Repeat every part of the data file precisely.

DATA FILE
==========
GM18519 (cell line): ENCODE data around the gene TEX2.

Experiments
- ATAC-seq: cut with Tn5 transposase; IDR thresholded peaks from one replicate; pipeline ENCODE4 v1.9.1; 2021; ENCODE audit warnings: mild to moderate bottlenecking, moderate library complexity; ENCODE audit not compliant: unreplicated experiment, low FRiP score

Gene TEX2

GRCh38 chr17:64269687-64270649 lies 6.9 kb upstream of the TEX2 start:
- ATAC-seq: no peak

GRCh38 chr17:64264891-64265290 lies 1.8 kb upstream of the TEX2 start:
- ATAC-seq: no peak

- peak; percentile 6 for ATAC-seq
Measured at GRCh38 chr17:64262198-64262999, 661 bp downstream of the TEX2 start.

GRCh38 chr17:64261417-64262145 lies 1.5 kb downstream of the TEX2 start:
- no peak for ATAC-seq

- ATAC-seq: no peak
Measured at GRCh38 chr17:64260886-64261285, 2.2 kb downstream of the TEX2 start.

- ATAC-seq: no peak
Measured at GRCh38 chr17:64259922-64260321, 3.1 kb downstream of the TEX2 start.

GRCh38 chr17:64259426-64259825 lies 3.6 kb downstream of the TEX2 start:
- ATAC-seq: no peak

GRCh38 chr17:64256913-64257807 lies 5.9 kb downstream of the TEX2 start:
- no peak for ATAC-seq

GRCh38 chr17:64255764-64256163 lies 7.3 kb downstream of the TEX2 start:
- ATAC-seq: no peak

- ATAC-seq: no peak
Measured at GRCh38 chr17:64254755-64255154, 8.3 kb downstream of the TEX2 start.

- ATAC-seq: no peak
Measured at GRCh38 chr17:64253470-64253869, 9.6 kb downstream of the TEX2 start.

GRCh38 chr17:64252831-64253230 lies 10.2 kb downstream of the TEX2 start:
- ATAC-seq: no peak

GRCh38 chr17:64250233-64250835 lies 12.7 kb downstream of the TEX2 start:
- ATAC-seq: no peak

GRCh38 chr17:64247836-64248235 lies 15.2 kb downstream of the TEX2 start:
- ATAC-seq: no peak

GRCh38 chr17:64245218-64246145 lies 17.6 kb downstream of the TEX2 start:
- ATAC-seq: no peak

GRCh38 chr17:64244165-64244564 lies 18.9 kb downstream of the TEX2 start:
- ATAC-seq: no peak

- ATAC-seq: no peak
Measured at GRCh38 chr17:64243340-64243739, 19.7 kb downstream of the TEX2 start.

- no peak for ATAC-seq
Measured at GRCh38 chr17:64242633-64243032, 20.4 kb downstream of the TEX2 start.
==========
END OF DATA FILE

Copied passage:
GM18519 (cell line): ENCODE data around the gene TEX2.

Experiments
- ATAC-seq: cut with Tn5 transposase; IDR thresholded peaks from one replicate; pipeline ENCODE4 v1.9.1; 2021; ENCODE audit warnings: mild to moderate bottlenecking, moderate library complexity; ENCODE audit not compliant: unreplicated experiment, low FRiP score

Gene TEX2

GRCh38 chr17:64269687-64270649 lies 6.9 kb upstream of the TEX2 start:
- ATAC-seq: no peak

GRCh38 chr17:64264891-64265290 lies 1.8 kb upstream of the TEX2 start:
- ATAC-seq: no peak

- peak; percentile 6 for ATAC-seq
Measured at GRCh38 chr17:64262198-64262999, 661 bp downstream of the TEX2 start.

GRCh38 chr17:64261417-64262145 lies 1.5 kb downstream of the TEX2 start:
- no peak for ATAC-seq

- ATAC-seq: no peak
Measured at GRCh38 chr17:64260886-64261285, 2.2 kb downstream of the TEX2 start.

- ATAC-seq: no peak
Measured at GRCh38 chr17:64259922-64260321, 3.1 kb downstream of the TEX2 start.

GRCh38 chr17:64259426-64259825 lies 3.6 kb downstream of the TEX2 start:
- ATAC-seq: no peak

GRCh38 chr17:64256913-64257807 lies 5.9 kb downstream of the TEX2 start:
- no peak for ATAC-seq

GRCh38 chr17:64255764-64256163 lies 7.3 kb downstream of the TEX2 start:
- ATAC-seq: no peak

- ATAC-seq: no peak
Measured at GRCh38 chr17:64254755-64255154, 8.3 kb downstream of the TEX2 start.

- ATAC-seq: no peak
Measured at GRCh38 chr17:64253470-64253869, 9.6 kb downstream of the TEX2 start.

GRCh38 chr17:64252831-64253230 lies 10.2 kb downstream of the TEX2 start:
- ATAC-seq: no peak

GRCh38 chr17:64250233-64250835 lies 12.7 kb downstream of the TEX2 start:
- ATAC-seq: no peak

GRCh38 chr17:64247836-64248235 lies 15.2 kb downstream of the TEX2 start:
- ATAC-seq: no peak

GRCh38 chr17:64245218-64246145 lies 17.6 kb downstream of the TEX2 start:
- ATAC-seq: no peak

GRCh38 chr17:64244165-64244564 lies 18.9 kb downstream of the TEX2 start:
- ATAC-seq: no peak

- ATAC-seq: no peak
Measured at GRCh38 chr17:64243340-64243739, 19.7 kb downstream of the TEX2 start.

- no peak for ATAC-seq
Measured at GRCh38 chr17:64242633-64243032, 20.4 kb downstream of the TEX2 start.